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Reviewed by Paul Johnson for Readers' Favorite
It's March 1942, three months after the Japanese attack on Pearl Harbor bringing American into World War II. Twelve-year-old Mark Penn is playing war, honing his skills to one day be a marine. Out near the old Beck place, he sees something that at first he can’t believe. A new family has moved into the area and, they look Japanese!
Robert Matsui, his wife Rose, and twelve-year-old daughter Ann have moved from Bakersfield, California, to Middleton, Minnesota, during the two-month period when Japanese-Americans are allowed to voluntarily relocate from the west coast before they would be sent to internment camps.
Joe and Fred Beck offer the family a vacant house on the Middleton Ridge near their residence. The reclusive brothers are under surveillance by the FBI as Nazis.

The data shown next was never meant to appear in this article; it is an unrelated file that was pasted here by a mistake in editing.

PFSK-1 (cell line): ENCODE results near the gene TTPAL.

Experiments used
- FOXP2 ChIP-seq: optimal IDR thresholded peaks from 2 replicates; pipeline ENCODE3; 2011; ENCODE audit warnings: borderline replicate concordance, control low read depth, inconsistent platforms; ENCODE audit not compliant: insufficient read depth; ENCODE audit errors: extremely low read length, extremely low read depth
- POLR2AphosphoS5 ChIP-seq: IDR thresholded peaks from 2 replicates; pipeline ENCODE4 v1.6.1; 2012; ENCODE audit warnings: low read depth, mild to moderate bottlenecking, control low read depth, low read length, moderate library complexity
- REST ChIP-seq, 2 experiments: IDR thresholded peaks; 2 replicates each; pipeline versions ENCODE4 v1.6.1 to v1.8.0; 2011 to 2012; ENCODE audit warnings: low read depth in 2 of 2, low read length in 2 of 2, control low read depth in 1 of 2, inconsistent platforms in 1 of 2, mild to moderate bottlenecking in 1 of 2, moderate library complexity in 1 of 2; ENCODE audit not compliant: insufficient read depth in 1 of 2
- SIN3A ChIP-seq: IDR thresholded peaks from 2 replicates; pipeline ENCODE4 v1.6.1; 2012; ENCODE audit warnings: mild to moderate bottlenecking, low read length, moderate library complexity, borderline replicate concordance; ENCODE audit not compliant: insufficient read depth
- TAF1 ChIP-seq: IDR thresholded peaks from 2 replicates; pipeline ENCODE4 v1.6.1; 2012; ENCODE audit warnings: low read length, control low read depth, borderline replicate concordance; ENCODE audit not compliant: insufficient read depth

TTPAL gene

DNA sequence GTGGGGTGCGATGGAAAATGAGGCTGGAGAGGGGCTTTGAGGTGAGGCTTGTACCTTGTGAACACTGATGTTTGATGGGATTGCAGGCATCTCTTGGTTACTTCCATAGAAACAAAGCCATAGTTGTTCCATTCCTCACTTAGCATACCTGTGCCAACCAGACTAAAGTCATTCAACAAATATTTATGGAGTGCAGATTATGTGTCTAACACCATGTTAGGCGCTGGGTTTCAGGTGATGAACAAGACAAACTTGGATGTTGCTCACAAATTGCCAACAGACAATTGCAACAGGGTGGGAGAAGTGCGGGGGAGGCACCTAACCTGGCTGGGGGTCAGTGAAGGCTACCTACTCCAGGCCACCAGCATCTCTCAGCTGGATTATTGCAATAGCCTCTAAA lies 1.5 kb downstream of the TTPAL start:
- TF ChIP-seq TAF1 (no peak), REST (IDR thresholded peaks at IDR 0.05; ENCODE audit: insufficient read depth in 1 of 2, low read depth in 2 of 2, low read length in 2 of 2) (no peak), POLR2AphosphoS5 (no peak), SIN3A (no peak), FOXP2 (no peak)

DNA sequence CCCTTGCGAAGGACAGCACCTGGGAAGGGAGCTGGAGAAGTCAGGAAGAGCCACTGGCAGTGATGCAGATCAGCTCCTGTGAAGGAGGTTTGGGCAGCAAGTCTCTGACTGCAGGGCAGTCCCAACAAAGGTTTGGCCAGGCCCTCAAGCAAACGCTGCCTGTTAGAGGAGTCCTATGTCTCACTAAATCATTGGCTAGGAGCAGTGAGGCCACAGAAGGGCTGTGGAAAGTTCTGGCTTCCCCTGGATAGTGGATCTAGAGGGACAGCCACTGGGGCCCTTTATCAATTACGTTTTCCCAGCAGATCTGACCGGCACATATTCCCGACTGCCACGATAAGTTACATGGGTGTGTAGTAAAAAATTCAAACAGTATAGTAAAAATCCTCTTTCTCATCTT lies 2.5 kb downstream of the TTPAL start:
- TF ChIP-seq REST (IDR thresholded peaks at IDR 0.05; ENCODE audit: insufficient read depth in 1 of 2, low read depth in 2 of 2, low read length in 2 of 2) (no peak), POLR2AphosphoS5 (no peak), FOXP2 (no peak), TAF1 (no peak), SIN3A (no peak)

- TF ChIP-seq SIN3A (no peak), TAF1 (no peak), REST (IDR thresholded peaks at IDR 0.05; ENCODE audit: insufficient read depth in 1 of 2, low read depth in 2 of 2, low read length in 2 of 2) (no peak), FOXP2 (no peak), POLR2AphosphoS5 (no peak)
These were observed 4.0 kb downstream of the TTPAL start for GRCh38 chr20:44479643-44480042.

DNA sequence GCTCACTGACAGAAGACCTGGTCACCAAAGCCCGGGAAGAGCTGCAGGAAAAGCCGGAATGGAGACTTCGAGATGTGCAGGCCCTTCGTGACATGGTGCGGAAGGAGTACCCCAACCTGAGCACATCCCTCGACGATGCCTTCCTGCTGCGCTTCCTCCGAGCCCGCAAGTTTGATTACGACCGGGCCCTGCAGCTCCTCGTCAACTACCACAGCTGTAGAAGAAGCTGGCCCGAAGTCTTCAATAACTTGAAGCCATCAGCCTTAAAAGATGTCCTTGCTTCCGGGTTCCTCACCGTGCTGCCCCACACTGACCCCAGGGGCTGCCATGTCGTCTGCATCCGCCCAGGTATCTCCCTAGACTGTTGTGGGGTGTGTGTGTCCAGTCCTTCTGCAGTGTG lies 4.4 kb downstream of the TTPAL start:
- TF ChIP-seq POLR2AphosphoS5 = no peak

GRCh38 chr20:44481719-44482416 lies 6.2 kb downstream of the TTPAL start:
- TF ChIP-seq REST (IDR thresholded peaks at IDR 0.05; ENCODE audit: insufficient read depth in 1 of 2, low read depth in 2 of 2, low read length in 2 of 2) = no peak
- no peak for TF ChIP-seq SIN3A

While watching the Matsuis, Mark sees Joe Beck give Mr. Matsui a Luger. Mark is too young to join up and go to war, but he hopes that he can aid the war effort by finding out if the Matsuis really are spies.
Mark tells his pal Swede Larson, and they report their discovery to Police Chief Karl Morton. Unknown to them, Morton is the local area FBI liaison. Morton orders them to stay away from the Matsuis. The boys ignore him and soon become involved in the FBI's scheme. When their lives are jeopardized they realize that playing war can be a very deadly game.
I really enjoyed this book. The characters were well defined and memorable. As I read, I could easily see the boys, out in the woods trying to catch spies. The plot was simple with just enough intrigue to keep the reading wanting to know more. Along with that, the book contains a strong message, simply put, things are not always as they seem. Well done.